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Summary: Learning from the mistakes of Israel asking for a king and making Jesus the King and Lord of our lives

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1 Samuel 8:1-9

Israel asks for a king

Primary Purpose Statement: To call on the congregation to make Christ Lord and King and to avoid the mistakes of Israel.

I want to talk with you this morning about learning from mistakes. In the passage we are looking at today, we see the nation of Israel make some fatal mistakes that I believe we can learn much from. Sometimes it is important to not make mistakes. Consider what would happen in some cases if we settled for 99% correct:

We would have no phone service for 15 minutes each day

1.7 million pieces of first class mail would be lost each day.

35.000 newborn babies dropped by doctors and nurses each year.

200,000 people would get the wrong drug prescriptions each year

We would have unsafe drinking water three days a year.

Then some mistakes are just downright unbelieveable. Take the case of the bank robber in Los Angeles who told the clerk not to give him cash, but to put the money in his checking account. Or maybe the one about the two teenager who burst through the front door and ran to the counter and demanded the clerk but all the money in a bag.

The puzzled library attendant who had less than $1 in collected fines that day ducked out the door and called the police. They had never heard of two bandits holding up the local library. It seems the youth got confused because the bank and library are a block apart and both are on the corner and look alike. As you can imagine, they were apprehended by police and “booked”.

These are unbelieveable mistakes that people actually make all the time. Some mistakes we should learn from though. The mistakes in this passage are from Samuel and the people.

Background:

Samuel’s sons took bribes just as Eli’s sons did. God doesn’t condemn Samuel for his sons actions. Evidentially, Samuel did not know about his sons actions or perhaps he has tried to correct them. Since the victory that God gave them in chapter 7 perhaps 30 years has passed. They quickly forgot about the Ebenezer they had dedicated. They had experienced spiritual decay again.

When there is spiritual decay, the church tends to become more like the world and uses the world’s methods and resources to do God’s work. God gave them what their heart desired though it wasn’t his will. Samuel may have interpreted it as a rejection of his leadership. But, God sees things differently. Samuel does what we should do, he made it a matter of prayer. He laid out his case before God and shared his heartache with him. We first want to look at:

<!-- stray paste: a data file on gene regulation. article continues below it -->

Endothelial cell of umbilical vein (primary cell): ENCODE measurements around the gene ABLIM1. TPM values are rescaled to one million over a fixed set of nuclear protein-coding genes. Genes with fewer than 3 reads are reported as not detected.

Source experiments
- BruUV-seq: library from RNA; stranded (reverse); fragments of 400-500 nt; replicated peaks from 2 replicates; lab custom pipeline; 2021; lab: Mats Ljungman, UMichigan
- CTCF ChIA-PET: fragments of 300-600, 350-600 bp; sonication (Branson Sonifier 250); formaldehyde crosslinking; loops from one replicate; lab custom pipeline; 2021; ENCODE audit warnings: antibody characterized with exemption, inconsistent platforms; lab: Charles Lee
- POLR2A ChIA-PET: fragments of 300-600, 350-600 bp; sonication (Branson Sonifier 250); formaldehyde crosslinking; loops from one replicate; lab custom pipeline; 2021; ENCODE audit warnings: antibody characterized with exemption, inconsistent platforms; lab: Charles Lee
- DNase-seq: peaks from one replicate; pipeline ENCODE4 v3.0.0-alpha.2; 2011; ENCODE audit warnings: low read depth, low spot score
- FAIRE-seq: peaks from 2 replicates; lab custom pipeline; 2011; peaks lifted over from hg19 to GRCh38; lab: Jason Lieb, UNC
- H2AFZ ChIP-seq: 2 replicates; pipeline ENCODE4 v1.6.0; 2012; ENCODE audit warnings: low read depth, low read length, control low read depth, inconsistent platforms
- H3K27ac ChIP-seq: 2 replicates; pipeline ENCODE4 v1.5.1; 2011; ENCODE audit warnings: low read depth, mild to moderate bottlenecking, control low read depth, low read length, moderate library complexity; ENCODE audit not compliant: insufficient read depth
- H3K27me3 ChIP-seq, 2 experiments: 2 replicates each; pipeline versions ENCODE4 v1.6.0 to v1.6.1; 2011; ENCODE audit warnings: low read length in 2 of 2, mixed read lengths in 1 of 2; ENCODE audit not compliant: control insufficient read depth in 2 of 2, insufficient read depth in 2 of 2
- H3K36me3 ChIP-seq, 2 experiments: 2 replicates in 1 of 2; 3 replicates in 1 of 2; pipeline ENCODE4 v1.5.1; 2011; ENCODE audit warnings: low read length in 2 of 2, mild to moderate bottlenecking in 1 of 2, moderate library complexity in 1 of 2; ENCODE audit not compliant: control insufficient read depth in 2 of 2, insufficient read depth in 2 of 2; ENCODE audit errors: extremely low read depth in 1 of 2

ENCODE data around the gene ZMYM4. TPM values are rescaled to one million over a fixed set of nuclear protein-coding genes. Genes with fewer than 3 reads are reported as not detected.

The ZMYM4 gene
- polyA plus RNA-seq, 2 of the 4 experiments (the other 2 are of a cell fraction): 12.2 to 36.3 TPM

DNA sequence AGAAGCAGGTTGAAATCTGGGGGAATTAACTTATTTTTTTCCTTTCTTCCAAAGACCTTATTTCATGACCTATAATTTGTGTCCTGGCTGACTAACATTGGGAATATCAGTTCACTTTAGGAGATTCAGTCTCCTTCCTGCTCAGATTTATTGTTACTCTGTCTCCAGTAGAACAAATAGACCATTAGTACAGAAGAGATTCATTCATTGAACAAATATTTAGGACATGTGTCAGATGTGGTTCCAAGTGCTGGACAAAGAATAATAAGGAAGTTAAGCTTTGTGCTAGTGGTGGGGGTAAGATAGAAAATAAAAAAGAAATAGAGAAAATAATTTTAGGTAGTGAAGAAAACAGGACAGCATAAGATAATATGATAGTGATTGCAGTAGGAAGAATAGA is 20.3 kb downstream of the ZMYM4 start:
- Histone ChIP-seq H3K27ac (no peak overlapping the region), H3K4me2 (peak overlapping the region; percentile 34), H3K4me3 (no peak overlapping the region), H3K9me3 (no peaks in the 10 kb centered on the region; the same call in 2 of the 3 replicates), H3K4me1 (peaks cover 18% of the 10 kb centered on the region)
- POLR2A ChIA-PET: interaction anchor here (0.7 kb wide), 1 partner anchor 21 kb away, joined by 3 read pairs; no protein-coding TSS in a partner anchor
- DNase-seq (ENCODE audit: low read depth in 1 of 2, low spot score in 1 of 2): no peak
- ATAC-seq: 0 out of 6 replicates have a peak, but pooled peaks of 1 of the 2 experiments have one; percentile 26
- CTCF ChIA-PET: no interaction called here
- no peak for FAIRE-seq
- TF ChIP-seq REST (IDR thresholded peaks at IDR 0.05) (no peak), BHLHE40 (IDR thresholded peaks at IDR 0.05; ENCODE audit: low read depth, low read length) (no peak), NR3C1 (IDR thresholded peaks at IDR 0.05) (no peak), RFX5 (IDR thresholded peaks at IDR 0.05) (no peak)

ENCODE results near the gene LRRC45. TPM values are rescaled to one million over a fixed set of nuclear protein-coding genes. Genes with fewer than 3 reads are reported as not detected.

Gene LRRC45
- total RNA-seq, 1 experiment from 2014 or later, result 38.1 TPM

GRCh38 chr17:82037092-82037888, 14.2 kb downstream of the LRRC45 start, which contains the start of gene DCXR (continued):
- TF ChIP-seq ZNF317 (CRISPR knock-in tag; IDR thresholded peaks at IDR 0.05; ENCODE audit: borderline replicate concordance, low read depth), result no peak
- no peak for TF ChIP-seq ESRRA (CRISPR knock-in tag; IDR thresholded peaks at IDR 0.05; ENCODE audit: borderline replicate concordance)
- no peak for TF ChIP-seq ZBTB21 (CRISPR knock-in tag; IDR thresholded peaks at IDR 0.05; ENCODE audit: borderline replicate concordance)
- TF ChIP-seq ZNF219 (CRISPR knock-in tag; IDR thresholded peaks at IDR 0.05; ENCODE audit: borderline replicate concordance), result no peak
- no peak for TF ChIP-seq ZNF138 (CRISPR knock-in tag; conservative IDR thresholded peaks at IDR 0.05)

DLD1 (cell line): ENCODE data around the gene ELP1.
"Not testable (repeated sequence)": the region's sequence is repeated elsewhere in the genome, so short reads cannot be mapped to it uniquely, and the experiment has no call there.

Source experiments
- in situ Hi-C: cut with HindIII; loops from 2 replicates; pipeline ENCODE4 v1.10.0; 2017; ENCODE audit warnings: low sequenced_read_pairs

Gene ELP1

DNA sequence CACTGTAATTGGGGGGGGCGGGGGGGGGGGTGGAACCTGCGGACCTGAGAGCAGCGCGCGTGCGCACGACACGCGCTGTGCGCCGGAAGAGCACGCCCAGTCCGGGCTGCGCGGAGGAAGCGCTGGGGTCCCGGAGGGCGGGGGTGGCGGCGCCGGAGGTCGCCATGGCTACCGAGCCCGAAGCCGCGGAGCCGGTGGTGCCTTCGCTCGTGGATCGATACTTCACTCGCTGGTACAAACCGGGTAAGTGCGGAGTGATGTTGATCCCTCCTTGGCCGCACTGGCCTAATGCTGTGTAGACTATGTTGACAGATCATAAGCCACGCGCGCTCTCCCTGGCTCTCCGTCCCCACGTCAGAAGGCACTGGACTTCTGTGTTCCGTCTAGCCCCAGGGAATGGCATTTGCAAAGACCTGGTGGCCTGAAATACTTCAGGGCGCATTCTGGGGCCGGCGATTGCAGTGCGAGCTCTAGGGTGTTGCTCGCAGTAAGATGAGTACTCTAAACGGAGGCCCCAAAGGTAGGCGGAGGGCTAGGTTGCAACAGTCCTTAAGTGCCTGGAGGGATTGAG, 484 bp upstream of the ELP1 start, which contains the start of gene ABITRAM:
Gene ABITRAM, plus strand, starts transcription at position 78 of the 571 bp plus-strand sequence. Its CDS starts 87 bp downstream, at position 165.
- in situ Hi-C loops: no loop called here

I. Israel’s fatal mistakes

a. They wanted to be like the nations around them. vs.5 They wanted a man instead of God leading them into battle. God had called them to be a chosen people who would be His witnesses. Instead, they wanted to be like and look like the world. God’s people are to be “sanctified” or “set apart”. We are to look different from the world and not to be conformed by it. This desire to be like the nations also applies spiritually. They worshipped the gods of those around them. vs.8

b. They rejected God’s leadership vs.7 God calls us to make him king. The Christian life is not a democracy. God had never led the people down, but they continually rejected him over and over vs.8 God is looking for a people who will follow His leadership.

2 Timothy 2:13 “if we are faithless, he will remain faithful, for he cannot disown himself.”

c. They weren’t willing to wait on God’s timing. God was grooming David to be king. Sometimes the worst that can happen to us is that we get what we ask for. Israel wanted a king in their own timing and God gave them Saul when he was grooming David.

II. The tragic results

a. They failed to experience all that God had for them. He wanted to lead them himself, but they rejected him. Exodus 19:5-6 God said that He wanted for them to be a kingdom of priests and a holy nation. Dt 14:2- they are a holy people, a treasured possession. (Deut 26:19)

b. They experienced a harsh monarchy that often led them farther away from God. God gave them what they wanted, instead of what He wanted them to have. We should be careful what we ask for. We might actually get it. vs.9

Conclusion: Is the Lord your king?

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